A Crisis of Faith is a Good Thing and I’ll Tell You Why

When I was younger, I remember getting the idea (whether or not it was actually verbally taught to me that way) that if I kept God’s commandments, life would go fairly smoothly, according to plan, and that I’d have little trouble. I’m quite certain that in some way, some church leader or other said to me, “If you get married in the temple, everything will work out great,” and other such generalizations, when what they likely meant was, “If you keep the commandments, you’ll have the comfort and peace you need to get through all of life’s struggles.” But that’s not how I interpreted whatever it was they did say. I do not fault them. But twenty+ years ago, gospel generalizations were exceedingly common, and they are still more common than they should be today.

Now, realistically, if I’d taken the time to listen to my parents (who I’m fairly certain never taught me any such generalizations), paid closer attention to the examples all around me, measured what I’d heard to my experiences in reading the stories in the scriptures, I would never have allowed such a ridiculous notion to take root in my brain. Does not the story of Job clearly illustrate that the most righteous often suffer the most trial and struggles? To say nothing of Christ. Yet, somehow I failed to grasp the incongruous nature of something I was beginning to believe (and expect) versus what I was actually being exposed to. I was creating a belief framework that wasn’t accurate.

Despite the evidence all around me, I think my youth and youthful blindness allowed me to create an expectation for life and religion based on very cursory, and certainly not realistic, sentiments.

Common Faulty Religious Beliefs and Expectations

Many other such false expectations/beliefs plague many a religious soul. Though we are taught the scriptures and read them, in part, we somehow also fail to miss the fact that everyone the Lord calls to help Him is flawed, often has to repent, and often makes mistakes. We get the idea that God’s people, or at least minimally the leadership, are flawless and know and understand everything. We may also get the idea that since God has all the answers He will give them to us (and to church leadership) without any effort or seeking on our part (or their part). We believe, incorrectly, that we are entitled to all of God’s knowledge simply because He has it.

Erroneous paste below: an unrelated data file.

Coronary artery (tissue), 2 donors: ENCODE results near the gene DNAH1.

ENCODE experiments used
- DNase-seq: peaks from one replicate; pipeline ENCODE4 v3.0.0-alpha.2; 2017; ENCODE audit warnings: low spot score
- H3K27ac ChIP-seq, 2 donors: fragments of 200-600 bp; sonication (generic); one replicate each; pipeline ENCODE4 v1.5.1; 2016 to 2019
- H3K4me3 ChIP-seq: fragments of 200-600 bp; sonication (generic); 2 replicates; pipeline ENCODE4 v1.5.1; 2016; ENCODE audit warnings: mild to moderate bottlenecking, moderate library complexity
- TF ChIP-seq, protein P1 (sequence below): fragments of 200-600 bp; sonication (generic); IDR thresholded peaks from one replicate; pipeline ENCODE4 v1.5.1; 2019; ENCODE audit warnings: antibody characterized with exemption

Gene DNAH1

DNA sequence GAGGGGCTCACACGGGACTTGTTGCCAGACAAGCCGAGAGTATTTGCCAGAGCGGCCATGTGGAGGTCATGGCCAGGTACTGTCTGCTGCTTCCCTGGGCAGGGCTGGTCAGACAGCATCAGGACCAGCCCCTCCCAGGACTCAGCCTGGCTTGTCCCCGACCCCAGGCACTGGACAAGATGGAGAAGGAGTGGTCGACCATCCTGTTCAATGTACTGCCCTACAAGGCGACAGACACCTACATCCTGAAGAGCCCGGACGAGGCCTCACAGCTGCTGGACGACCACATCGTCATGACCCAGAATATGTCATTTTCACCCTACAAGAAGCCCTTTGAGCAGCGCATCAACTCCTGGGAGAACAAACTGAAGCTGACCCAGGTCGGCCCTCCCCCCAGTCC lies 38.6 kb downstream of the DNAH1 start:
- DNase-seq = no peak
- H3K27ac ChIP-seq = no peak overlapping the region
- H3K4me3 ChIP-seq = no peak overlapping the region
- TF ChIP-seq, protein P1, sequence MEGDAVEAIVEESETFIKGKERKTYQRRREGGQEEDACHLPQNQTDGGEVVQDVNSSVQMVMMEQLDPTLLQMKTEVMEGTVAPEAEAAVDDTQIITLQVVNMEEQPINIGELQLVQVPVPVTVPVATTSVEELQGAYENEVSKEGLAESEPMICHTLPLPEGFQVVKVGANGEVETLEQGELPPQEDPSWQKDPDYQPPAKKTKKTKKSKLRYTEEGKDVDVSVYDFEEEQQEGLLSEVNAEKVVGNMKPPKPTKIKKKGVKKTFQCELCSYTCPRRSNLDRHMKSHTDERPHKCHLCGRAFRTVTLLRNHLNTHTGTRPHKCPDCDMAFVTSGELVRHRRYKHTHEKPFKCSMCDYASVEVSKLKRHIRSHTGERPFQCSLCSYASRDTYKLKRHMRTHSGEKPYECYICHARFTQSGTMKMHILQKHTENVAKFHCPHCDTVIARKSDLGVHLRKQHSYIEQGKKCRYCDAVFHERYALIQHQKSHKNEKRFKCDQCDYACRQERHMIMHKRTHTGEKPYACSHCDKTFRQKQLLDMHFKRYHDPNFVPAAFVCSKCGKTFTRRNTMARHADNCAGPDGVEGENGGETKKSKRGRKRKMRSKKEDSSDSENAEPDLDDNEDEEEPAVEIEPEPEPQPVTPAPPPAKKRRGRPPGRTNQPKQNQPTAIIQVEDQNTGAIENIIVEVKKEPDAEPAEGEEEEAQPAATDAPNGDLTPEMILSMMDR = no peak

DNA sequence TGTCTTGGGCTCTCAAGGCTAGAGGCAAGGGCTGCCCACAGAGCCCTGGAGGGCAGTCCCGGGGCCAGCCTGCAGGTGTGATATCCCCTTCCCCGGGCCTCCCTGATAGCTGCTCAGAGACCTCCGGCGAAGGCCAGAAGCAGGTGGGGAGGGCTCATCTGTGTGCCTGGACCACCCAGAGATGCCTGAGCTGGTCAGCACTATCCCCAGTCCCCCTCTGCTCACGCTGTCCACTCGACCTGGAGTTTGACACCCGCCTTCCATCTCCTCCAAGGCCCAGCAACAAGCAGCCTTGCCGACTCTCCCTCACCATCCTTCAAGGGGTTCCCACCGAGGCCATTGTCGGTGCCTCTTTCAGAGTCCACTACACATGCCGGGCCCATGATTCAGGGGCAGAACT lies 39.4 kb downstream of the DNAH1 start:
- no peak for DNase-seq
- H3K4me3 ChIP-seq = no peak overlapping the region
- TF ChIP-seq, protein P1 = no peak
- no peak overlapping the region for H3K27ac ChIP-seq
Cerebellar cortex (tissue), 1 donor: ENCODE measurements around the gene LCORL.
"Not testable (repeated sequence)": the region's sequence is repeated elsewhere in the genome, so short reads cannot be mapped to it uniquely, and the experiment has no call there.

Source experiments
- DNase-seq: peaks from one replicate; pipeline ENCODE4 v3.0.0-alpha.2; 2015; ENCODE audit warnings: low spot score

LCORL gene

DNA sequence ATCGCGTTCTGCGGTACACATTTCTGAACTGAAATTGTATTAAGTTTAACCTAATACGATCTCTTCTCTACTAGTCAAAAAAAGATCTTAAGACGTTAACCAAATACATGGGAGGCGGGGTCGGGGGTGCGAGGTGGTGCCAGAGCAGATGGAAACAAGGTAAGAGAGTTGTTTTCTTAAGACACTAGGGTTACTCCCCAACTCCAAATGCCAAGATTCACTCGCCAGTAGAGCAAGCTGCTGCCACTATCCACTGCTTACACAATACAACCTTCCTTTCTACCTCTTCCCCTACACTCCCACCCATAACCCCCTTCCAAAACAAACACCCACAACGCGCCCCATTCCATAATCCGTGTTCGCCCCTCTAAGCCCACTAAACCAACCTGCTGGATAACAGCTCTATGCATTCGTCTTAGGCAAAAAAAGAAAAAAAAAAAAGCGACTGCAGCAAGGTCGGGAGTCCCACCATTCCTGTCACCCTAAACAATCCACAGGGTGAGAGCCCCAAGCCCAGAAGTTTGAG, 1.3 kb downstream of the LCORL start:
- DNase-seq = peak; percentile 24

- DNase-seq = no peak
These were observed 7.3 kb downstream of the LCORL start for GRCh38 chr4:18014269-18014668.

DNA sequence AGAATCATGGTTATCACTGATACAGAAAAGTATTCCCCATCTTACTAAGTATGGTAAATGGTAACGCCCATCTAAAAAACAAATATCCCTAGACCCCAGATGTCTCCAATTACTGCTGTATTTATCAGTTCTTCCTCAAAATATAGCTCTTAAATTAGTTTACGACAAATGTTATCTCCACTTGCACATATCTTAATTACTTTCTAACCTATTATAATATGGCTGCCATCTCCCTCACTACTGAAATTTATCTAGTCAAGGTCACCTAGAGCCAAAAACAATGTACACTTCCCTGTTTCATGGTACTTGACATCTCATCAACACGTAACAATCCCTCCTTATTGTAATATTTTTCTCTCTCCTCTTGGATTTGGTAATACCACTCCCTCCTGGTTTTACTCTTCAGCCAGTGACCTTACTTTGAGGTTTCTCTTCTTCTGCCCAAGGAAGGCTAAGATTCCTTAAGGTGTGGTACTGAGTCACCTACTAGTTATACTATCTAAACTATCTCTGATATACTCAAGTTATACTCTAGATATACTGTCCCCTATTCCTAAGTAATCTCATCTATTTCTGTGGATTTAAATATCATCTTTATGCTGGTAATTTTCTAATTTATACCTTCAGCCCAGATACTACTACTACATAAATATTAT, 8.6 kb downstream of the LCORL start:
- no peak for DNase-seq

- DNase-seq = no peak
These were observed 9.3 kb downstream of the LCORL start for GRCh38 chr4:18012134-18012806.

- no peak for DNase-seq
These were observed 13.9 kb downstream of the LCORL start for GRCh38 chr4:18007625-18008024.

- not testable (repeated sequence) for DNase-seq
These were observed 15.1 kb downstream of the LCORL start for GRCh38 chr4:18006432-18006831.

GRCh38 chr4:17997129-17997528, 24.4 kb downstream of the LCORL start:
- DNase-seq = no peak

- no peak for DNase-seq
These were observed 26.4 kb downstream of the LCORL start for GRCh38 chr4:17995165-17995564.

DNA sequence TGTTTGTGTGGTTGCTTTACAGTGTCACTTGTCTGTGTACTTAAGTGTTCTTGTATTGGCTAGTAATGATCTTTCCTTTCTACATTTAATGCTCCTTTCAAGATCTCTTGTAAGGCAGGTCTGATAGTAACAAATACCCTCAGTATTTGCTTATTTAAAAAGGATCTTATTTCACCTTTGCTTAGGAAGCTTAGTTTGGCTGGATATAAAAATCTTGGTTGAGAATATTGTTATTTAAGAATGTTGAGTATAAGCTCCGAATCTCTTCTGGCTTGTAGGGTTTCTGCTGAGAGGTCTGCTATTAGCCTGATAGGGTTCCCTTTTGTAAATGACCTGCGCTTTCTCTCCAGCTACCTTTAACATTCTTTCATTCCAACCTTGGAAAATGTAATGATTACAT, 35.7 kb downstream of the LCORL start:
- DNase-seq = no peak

We may get the idea that the people that go to church and sit so neatly dressed in the pews never have problems. We may assume that those who seem to be most spiritually and doctrinally in tune have never made grave mistakes. We may form the incorrect notion that at a certain age doctrinal wisdom and ease of keeping the commandments will simply happen to us. We may form the silly idea that after a certain amount of time or trials that we will arrive spiritually and not have to work at it anymore. We may assume that studying the scriptures is something we have done (past tense) and that moving forward we will retain all the power and doctrine it once imparted to us. We may think that serving a mission will ensure we never fall away from the truth. We may assume that getting married in the temple will ensure we never divorce. We may think…and expect…many incorrect and false things that never have been true and never will be. But, for a time, we feel they are.

Coping Frameworks

When we have an expectation we then often naturally form a psychological coping framework. This framework is a system of relating to our environment that we lean upon. We use it to make sense of our world. It defines how we relate to our family, friends, acquaintances, members, non-members, kids, co-workers, etc. It defines how we approach, plan, and execute our lives. We expect things to happen a certain way or to exist in a specific way. And thus we define our lives around these expectations (whether false or true).